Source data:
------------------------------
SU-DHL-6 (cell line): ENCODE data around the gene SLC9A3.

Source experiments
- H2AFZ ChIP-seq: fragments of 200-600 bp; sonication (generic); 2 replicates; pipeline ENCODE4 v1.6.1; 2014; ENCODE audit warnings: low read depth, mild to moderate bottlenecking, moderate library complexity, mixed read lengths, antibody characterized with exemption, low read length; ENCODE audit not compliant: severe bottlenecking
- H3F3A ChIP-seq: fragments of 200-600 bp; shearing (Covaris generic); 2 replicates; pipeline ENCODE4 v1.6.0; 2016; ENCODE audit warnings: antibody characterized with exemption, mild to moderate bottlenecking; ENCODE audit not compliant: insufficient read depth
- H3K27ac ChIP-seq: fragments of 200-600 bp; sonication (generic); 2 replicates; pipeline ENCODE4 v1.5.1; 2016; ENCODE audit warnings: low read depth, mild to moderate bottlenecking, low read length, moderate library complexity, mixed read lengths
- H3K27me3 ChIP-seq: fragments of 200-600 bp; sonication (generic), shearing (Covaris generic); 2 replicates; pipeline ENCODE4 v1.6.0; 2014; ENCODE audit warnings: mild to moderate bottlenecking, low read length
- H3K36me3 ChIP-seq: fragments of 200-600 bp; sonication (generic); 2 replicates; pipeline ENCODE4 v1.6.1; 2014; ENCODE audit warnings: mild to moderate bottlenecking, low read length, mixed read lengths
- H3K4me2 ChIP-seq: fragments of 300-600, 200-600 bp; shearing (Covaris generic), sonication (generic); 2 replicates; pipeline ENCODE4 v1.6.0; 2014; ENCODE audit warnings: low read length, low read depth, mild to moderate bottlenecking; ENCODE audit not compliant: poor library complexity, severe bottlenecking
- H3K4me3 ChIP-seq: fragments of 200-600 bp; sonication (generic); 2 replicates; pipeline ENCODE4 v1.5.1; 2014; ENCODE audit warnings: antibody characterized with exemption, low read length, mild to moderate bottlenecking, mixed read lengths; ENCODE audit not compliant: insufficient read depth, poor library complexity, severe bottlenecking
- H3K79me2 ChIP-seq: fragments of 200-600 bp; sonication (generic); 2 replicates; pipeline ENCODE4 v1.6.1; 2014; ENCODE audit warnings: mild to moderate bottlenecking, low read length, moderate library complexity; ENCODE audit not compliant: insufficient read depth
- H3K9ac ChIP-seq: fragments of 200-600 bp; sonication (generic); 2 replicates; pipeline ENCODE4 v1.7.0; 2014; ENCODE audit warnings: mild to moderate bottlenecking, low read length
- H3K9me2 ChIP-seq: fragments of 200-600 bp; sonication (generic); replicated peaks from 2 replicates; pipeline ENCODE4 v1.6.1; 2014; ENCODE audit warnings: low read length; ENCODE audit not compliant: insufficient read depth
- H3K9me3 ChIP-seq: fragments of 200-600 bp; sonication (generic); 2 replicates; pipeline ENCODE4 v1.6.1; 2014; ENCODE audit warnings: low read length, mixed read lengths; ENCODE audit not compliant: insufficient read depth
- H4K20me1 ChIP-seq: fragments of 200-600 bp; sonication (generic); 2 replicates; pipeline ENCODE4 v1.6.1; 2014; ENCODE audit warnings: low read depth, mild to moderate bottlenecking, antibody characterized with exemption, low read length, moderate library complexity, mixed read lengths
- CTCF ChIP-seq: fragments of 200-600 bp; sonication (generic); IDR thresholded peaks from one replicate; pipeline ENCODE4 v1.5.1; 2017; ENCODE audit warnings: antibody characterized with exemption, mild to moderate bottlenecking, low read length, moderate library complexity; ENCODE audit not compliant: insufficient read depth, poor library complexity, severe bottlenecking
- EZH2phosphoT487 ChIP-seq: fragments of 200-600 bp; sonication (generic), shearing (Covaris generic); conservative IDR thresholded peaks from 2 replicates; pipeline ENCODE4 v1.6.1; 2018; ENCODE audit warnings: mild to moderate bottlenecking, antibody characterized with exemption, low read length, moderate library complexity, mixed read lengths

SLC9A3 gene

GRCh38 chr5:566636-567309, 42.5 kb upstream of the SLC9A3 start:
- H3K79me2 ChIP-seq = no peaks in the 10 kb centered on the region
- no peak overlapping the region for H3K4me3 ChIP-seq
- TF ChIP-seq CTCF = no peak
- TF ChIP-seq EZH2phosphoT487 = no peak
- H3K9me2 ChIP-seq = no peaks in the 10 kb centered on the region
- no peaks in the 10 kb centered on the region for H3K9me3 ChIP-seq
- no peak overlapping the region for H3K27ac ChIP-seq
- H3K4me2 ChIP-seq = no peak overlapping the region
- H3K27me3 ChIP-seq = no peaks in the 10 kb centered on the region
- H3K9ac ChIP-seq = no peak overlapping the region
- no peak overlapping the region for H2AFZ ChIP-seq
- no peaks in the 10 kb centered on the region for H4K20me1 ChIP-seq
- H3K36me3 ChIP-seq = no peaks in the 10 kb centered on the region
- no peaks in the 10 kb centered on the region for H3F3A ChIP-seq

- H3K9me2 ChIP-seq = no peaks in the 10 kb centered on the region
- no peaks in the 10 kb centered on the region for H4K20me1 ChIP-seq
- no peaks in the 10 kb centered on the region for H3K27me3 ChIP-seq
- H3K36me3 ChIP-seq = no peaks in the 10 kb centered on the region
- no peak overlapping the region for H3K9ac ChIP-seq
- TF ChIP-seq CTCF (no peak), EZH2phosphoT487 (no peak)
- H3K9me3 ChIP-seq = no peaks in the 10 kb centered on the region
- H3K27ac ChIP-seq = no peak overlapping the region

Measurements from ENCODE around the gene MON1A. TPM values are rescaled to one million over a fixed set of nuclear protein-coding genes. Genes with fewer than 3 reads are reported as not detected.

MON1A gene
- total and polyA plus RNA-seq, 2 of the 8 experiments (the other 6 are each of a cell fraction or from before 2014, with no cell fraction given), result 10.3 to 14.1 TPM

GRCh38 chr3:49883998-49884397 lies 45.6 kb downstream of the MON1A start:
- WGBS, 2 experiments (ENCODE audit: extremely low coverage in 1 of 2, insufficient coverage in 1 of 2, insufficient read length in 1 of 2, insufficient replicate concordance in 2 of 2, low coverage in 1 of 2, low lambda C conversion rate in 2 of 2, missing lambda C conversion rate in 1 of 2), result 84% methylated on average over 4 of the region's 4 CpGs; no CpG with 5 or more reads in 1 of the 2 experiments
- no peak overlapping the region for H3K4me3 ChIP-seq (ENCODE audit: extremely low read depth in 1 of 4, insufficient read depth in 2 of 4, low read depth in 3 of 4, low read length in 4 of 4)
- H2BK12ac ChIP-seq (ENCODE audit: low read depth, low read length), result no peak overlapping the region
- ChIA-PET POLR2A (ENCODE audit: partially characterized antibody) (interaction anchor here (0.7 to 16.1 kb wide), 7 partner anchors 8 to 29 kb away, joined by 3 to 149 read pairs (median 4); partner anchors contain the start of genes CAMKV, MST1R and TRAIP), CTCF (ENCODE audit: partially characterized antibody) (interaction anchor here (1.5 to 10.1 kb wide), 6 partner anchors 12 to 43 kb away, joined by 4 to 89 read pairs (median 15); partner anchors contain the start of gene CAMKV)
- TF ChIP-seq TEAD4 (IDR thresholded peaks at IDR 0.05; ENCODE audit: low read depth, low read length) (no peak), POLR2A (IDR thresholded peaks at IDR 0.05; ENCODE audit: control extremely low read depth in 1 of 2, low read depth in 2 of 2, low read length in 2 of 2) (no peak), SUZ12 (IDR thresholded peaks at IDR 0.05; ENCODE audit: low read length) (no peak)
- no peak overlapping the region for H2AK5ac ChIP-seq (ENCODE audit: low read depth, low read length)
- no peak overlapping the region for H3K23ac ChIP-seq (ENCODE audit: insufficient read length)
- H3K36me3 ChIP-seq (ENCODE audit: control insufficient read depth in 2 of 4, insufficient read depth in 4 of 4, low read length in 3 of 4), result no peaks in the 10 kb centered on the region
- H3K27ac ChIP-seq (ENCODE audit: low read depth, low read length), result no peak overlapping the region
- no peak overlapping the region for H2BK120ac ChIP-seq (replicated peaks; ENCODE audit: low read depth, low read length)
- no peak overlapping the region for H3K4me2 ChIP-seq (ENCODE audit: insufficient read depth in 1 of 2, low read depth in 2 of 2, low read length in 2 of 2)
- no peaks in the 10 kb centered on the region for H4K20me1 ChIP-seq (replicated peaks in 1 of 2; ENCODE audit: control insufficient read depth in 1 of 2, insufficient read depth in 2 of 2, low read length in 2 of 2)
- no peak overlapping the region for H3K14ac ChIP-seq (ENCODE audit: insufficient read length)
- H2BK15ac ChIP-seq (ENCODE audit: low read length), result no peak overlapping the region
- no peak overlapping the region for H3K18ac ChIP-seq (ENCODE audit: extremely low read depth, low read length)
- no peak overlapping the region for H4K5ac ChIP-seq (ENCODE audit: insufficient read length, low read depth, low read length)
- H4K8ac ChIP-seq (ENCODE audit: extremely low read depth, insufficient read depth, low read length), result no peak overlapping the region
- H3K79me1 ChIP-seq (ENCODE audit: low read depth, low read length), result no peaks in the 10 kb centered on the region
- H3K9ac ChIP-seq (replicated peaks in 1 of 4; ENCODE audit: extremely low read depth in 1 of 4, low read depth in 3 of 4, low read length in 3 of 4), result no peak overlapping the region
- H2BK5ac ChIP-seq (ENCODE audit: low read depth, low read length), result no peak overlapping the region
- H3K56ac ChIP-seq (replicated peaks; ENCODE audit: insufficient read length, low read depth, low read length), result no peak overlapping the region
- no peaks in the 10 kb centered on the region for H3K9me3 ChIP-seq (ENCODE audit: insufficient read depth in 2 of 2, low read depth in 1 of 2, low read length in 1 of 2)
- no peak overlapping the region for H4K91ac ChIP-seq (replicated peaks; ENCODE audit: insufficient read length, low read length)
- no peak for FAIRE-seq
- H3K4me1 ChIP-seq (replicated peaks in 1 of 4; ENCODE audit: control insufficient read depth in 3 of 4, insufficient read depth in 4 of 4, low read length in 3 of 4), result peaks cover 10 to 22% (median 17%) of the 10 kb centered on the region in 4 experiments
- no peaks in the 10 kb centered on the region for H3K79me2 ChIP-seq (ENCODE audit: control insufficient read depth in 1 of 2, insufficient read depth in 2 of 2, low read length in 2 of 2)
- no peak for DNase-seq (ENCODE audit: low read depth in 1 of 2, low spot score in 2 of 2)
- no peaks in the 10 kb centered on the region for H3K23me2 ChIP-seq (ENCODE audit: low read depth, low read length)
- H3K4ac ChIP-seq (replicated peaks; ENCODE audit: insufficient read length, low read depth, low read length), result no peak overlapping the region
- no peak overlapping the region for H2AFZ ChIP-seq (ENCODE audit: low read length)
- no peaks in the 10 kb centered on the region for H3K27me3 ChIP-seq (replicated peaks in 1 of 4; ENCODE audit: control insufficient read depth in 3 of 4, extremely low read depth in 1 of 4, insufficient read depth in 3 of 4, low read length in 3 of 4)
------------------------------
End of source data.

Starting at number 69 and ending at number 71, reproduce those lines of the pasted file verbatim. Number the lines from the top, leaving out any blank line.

- H3K4me1 ChIP-seq (replicated peaks in 1 of 4; ENCODE audit: control insufficient read depth in 3 of 4, insufficient read depth in 4 of 4, low read length in 3 of 4), result peaks cover 10 to 22% (median 17%) of the 10 kb centered on the region in 4 experiments
- no peaks in the 10 kb centered on the region for H3K79me2 ChIP-seq (ENCODE audit: control insufficient read depth in 1 of 2, insufficient read depth in 2 of 2, low read length in 2 of 2)
- no peak for DNase-seq (ENCODE audit: low read depth in 1 of 2, low spot score in 2 of 2)